Sexual dysfunction in women with cancer

Sexual function is a major quality of life issue for female cancer survivors, and familiarity with the sexual effects of cancer treatment helps physicians address these issues.

Sandy Falk, M.D., Don S. Dizon, M.D.

Volume 100, Issue 4, Pages 916-921, October 2013


Approximately 14 million people have a history of cancer in the United States alone, and the number is expected to increase with time. This has prompted an appreciation of the quality of life for survivors. Women treated for cancer identify gynecologic issues as a major concern for both general health and the negative impact on sexual function that follow the cancer diagnosis and subsequent treatment. Unfortunately, issues related to sexual health continue to be underappreciated. Although comprehensive cancer centers have adopted specialized centers for survivorship issues, including those involving sexual health, consultations are not widely available in most communities. We provide background information on female sexual health, examine the impact of cancer treatment on sexual function, and discuss some of the major sexual health issues of women who have received a cancer diagnosis and been subsequently treated.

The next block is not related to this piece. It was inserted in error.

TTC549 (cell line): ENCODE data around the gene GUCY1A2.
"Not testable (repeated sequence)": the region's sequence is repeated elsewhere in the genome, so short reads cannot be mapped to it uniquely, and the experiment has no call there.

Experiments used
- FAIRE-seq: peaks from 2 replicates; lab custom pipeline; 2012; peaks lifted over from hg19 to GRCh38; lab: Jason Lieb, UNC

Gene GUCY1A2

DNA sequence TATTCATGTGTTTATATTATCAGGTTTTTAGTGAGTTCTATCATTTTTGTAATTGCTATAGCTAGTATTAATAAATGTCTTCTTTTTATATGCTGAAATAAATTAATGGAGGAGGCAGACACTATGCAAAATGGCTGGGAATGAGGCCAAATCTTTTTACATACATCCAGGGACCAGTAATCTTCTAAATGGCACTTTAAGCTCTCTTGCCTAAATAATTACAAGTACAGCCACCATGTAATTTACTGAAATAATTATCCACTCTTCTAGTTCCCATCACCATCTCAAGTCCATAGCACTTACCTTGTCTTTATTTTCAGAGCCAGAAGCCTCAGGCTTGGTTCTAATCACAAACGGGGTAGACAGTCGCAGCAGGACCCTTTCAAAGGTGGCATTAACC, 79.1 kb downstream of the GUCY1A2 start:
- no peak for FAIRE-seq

• Taylor

    I am curious why the SERM ospemifene (Osphena), which is indicated for dyspareunia due to vaginal atrophy, was not included in this article? Given it’s molecular origin (ospemifene is a metabolite of toremifine I believe) and lack of breast cancer contraindication, I am eager to learn more about the potential for this drug in the above mentioned patient population.

    • drdondizon

      Dear Taylor: Thank you for your question. Ospemifene is an interesting agent for those of us who see and treat cancer survivors. In theory, it should be safe in women who have a hormone-sensitive breast cancer. However, the reported studies excluded patients with a history of cancer, including breast cancer. Indeed, the label for this agent in the US has breast and endometrial cancers as a contraindication to its use. Both Sandy Falk and I are interested in launching a trial of this agent specifically in cancer survivors so hopefully we can launch the trial and get some data in this much needed group! DSD

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